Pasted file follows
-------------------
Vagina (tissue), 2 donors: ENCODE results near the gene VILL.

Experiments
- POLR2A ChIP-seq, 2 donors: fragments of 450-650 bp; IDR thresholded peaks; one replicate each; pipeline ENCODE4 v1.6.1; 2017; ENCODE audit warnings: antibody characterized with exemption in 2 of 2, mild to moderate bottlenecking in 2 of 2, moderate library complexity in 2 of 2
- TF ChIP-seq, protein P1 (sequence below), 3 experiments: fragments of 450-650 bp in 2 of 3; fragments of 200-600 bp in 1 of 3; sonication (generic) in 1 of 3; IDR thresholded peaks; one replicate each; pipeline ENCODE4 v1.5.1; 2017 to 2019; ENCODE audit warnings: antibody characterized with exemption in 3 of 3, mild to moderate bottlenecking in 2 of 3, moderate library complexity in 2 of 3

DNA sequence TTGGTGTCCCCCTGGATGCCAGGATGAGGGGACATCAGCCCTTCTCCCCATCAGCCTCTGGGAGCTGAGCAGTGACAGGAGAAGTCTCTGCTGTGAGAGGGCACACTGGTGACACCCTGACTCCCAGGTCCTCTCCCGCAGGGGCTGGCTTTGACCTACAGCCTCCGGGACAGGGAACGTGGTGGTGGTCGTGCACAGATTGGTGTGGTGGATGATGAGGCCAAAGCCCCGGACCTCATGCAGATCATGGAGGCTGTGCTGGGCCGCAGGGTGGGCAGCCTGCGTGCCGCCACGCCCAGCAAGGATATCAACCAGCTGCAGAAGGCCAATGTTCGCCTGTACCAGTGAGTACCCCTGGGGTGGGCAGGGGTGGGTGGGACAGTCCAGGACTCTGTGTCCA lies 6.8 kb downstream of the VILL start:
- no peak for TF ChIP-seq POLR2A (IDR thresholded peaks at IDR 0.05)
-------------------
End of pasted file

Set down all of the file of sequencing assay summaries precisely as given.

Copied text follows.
Vagina (tissue), 2 donors: ENCODE results near the gene VILL.

Experiments
- POLR2A ChIP-seq, 2 donors: fragments of 450-650 bp; IDR thresholded peaks; one replicate each; pipeline ENCODE4 v1.6.1; 2017; ENCODE audit warnings: antibody characterized with exemption in 2 of 2, mild to moderate bottlenecking in 2 of 2, moderate library complexity in 2 of 2
- TF ChIP-seq, protein P1 (sequence below), 3 experiments: fragments of 450-650 bp in 2 of 3; fragments of 200-600 bp in 1 of 3; sonication (generic) in 1 of 3; IDR thresholded peaks; one replicate each; pipeline ENCODE4 v1.5.1; 2017 to 2019; ENCODE audit warnings: antibody characterized with exemption in 3 of 3, mild to moderate bottlenecking in 2 of 3, moderate library complexity in 2 of 3

DNA sequence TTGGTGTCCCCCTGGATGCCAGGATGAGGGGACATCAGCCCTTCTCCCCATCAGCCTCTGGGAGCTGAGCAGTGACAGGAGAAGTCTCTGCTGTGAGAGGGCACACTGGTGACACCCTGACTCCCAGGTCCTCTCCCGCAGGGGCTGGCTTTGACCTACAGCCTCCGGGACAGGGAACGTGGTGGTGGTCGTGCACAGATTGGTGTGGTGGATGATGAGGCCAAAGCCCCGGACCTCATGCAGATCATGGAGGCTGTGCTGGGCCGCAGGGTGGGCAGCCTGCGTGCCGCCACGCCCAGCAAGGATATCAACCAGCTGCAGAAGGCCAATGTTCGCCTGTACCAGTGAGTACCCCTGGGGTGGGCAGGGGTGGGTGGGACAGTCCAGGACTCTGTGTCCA lies 6.8 kb downstream of the VILL start:
- no peak for TF ChIP-seq POLR2A (IDR thresholded peaks at IDR 0.05)